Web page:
We regularly encourage our employees to get out and take part in local volunteering opportunities, and this month it was the turn of Louise and Christian. They attended a training day hosted by the Woodland Trust at a remote farm on the edge of Dartmoor.
The Woodland Trust Ancient Tree Inventory is a digital database of the oldest and most important trees in the UK, you can see it online for yourself here and it’s well worth a look. You’ll find resources that provide a fantastic introduction to the subject, and an incredible ‘Tree Search’ function which you can use to find ancient, veteran and notable trees in your area.
The UK has thousands of ancient trees, more than many other European countries. The final stage of a tree’s life can last for hundreds of years, and during this period the tree becomes hugely ecologically important. Ancient trees are full of nooks and crannies that provide homes and food sources for mammals, bats and birds. Even their falling branches hold value as decaying wood is the preferred habitat of thousands of species of invertebrates. By adding trees to the Ancient Tree Inventory, volunteers can help the Woodland Trust to identify and protect our most valuable trees.
The inventory already lists more than 160,000 trees, but there are many more out there to find. This is where volunteers like Louise and Christian come in! We’ll let Christian continue…
“The day began nice and early as we set out from Pirongs in our boots and wet weather gear to find Hall Farm. After negotiating some rather hairy lanes and a stone bridge barely wider than the car, we arrived in one piece and settled down in the cosy training room, part of a farmhouse that dates back to the 16 th century! The other trainees included Dartmoor rangers, tree surgeons and marine biologists, so we were surrounded by a wealth of experience as we spent a productive morning learning how to assess, categorise, measure, and record each tree in order to add it to the inventory.
After some lunch we headed out into the mist and rain to find some trees! We were soon glad of our boots as we traversed boggy fields, crossing a swollen stream (which Lou nearly fell into) to reach our goal. We split up into smaller groups, each focusing on a different tree. Louise and myself chose a beautiful maiden Sessile Oak and we started taking our measurements.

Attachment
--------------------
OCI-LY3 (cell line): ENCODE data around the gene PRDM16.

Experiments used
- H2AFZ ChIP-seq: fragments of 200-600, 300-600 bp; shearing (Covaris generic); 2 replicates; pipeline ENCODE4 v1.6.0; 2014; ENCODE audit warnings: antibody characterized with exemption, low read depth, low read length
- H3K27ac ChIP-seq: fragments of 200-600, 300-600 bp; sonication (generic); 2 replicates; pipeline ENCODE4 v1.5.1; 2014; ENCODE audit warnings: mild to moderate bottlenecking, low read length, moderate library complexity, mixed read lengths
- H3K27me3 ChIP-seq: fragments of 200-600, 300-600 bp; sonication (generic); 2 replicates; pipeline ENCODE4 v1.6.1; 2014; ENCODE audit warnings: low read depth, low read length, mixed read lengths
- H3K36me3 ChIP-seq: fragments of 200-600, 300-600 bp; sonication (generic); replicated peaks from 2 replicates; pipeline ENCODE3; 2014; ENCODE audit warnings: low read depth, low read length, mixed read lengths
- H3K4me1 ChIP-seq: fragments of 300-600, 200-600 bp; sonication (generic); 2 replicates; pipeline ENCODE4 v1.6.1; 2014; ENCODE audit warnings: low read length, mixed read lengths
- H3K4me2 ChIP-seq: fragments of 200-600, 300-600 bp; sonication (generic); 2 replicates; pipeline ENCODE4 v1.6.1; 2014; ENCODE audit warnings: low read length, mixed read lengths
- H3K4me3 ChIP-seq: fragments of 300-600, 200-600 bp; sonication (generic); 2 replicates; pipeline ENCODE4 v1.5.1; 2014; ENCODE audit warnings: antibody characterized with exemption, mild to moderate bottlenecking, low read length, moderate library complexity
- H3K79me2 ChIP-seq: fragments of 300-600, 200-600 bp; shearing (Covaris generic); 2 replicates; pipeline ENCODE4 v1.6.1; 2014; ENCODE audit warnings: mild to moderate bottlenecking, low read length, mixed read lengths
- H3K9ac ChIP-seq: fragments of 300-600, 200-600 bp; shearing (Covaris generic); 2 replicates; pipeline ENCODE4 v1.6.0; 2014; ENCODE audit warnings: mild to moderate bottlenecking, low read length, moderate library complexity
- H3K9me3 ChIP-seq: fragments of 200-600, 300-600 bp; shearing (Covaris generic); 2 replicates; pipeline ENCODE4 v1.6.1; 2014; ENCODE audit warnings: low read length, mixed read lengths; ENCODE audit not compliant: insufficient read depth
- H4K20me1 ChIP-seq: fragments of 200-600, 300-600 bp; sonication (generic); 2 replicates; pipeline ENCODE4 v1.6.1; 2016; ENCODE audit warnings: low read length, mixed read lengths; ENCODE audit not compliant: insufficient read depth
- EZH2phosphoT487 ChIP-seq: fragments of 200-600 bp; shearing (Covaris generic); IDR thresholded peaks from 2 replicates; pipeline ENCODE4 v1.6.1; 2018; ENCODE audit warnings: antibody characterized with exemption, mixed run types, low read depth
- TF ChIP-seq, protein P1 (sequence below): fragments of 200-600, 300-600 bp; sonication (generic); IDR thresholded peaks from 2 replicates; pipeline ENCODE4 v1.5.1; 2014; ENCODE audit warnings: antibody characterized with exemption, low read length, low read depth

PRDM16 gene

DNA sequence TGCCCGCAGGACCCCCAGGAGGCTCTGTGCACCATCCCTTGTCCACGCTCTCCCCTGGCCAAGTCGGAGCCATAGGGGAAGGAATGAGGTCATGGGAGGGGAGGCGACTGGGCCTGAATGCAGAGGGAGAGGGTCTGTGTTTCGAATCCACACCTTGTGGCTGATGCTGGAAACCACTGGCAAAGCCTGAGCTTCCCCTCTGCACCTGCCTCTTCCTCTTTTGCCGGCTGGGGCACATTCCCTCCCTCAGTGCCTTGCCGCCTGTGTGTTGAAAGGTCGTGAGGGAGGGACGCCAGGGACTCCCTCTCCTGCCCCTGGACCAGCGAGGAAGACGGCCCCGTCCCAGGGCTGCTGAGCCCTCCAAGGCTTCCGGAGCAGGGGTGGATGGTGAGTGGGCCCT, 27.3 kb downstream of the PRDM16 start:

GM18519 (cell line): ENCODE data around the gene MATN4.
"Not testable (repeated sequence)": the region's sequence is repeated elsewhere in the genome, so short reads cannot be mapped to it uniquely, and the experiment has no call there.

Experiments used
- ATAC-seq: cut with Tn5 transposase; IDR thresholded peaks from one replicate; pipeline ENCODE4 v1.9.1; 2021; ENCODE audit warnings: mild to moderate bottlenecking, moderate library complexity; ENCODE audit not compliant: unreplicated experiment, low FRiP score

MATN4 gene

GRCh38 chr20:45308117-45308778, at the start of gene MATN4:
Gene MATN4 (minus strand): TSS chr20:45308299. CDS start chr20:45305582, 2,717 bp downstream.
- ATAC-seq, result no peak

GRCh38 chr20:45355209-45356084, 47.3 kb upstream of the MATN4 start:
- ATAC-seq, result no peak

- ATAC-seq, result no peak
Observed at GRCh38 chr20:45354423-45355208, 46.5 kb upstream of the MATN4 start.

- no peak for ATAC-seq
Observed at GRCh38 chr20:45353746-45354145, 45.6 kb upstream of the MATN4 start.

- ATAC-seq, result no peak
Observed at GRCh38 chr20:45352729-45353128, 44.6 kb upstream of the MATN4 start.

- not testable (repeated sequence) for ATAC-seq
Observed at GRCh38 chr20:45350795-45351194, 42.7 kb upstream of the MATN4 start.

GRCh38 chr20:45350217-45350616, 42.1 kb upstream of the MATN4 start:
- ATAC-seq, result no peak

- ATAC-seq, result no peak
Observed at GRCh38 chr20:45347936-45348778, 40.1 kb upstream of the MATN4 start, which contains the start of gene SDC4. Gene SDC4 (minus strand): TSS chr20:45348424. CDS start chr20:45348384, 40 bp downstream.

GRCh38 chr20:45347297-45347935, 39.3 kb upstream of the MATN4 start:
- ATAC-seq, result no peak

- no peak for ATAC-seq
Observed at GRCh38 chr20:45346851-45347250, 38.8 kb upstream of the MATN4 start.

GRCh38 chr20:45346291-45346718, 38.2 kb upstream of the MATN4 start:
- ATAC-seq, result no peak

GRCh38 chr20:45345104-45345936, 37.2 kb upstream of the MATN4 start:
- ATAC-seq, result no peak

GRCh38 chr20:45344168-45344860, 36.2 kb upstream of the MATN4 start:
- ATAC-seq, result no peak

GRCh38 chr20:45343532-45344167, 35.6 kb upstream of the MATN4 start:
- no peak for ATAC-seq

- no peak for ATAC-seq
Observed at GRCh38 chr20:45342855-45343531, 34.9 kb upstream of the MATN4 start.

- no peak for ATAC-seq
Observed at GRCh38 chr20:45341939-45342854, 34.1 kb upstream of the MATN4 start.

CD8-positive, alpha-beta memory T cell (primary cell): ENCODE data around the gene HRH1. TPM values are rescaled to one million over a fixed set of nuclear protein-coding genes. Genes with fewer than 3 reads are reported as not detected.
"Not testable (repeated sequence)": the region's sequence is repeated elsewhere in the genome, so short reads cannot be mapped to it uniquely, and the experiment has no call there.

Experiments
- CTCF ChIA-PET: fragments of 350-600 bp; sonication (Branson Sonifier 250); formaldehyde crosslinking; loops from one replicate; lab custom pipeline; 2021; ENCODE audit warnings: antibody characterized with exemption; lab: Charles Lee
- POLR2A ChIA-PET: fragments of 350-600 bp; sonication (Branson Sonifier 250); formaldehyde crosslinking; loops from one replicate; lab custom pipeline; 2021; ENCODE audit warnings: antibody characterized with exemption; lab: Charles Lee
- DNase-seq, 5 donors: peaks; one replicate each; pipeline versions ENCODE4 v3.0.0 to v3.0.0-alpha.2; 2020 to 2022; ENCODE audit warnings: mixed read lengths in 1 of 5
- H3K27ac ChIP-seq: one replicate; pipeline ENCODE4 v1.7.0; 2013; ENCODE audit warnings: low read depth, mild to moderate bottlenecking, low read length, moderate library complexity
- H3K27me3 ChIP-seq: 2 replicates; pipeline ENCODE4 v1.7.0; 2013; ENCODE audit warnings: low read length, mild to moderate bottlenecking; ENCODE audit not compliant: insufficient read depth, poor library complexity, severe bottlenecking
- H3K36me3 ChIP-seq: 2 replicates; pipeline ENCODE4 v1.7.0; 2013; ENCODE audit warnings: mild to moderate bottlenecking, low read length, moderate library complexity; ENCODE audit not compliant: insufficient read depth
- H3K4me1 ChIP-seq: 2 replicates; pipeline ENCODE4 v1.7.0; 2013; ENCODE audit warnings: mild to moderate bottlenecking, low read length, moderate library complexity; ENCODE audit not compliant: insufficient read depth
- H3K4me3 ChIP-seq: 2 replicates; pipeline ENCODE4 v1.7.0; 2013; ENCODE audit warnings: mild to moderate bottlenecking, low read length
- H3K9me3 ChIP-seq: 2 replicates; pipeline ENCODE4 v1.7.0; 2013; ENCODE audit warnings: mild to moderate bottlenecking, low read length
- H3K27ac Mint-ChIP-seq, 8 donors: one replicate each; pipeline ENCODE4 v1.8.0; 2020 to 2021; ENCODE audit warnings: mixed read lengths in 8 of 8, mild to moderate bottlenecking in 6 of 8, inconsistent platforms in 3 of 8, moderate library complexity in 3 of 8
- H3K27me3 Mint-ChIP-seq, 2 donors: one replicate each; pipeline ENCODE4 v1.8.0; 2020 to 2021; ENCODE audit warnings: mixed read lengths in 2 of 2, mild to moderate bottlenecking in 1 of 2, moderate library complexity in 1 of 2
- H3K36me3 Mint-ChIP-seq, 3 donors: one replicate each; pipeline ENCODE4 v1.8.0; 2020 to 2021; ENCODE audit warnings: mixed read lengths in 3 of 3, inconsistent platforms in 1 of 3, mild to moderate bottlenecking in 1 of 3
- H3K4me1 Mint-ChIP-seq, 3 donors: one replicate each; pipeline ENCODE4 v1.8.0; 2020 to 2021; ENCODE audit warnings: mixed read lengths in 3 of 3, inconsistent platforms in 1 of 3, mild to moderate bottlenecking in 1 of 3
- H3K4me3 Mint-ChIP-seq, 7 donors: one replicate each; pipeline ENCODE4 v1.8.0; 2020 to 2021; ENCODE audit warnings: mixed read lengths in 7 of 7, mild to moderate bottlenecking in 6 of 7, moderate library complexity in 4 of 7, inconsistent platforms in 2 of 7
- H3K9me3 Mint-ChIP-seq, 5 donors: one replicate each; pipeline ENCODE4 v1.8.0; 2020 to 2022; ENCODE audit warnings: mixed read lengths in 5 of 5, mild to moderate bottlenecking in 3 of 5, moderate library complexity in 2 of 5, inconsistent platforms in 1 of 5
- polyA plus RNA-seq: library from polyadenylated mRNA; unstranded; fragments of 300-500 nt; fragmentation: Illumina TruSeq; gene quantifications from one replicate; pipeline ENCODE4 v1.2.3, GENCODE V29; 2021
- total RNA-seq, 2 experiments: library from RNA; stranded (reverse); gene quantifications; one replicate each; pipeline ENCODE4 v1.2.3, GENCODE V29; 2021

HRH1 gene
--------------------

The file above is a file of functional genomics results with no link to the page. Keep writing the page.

The tree was definitely showing some signs of age with a wide base, hollowing trunk, and dead wood in the crown, and with the help of the trainer we classed it as a veteran, with another few decades to go before it gains ancient status! We added the record to the inventory, where it can still be seen on the map to the Northwest of Harford.
We spent around three hours trekking across the estate, and in that time we saw some incredible trees, including a dead oak which was home to a hunting wasp who came out to say hello!
We finished the day by trekking across the farm to find an ancient small leaved lime ‘phoenix’. Phoenix trees are those which have fallen over or broken apart, but continue to grow upwards. This tree had various species of fungi growing around the trunk, and also featured aerial roots, descending from high up in the tree, searching for the soil below.
We both had an incredible day picking up some amazing information about the beautiful landscape in which we’re lucky enough to live, and Louise has since been on several trips to Dartmoor with office dog Monty in tow, seeking out new trees to add to the inventory.
The Woodland Trust hold regular Ancient Tree Recorder training days across the country, they’re a fantastic opportunity to get outdoors and learn more about our green spaces. You can find upcoming Woodland Trust volunteering opportunities near you on their website, both me and Louise highly recommend giving it a go!"